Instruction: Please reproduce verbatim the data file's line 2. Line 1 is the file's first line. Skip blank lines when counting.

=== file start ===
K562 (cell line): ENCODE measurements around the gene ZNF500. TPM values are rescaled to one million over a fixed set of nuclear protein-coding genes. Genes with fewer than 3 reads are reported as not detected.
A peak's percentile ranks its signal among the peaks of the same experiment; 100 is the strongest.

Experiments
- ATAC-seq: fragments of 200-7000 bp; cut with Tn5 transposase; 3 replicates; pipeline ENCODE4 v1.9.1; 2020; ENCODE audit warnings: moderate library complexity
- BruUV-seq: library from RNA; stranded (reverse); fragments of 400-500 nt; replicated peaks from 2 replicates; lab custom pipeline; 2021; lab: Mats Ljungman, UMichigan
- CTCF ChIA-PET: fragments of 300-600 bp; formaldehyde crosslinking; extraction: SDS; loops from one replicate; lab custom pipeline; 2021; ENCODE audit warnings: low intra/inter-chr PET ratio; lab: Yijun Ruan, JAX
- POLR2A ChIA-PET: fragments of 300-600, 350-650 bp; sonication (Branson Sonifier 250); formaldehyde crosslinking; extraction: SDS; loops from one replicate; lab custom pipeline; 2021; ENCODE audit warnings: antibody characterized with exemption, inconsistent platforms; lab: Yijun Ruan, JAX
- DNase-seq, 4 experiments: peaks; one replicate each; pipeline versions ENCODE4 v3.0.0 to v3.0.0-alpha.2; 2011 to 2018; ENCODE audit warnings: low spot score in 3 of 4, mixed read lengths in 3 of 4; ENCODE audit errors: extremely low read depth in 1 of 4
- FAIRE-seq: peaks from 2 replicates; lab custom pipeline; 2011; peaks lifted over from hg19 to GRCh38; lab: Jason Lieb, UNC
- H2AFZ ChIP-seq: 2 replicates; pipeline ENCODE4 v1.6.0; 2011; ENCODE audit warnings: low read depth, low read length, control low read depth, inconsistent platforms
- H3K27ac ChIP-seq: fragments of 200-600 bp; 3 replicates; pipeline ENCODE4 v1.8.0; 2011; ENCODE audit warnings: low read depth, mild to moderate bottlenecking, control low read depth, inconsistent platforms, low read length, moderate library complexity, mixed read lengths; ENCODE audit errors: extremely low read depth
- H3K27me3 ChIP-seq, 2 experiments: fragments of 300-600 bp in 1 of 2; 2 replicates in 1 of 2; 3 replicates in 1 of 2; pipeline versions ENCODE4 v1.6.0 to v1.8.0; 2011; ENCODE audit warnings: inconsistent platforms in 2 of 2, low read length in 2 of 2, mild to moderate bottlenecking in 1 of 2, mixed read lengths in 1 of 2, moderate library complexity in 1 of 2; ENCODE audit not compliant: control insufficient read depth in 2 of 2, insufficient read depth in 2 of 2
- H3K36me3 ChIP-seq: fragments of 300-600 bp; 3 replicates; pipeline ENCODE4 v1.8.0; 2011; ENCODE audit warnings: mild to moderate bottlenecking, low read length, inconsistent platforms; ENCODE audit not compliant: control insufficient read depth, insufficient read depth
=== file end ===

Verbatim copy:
A peak's percentile ranks its signal among the peaks of the same experiment; 100 is the strongest.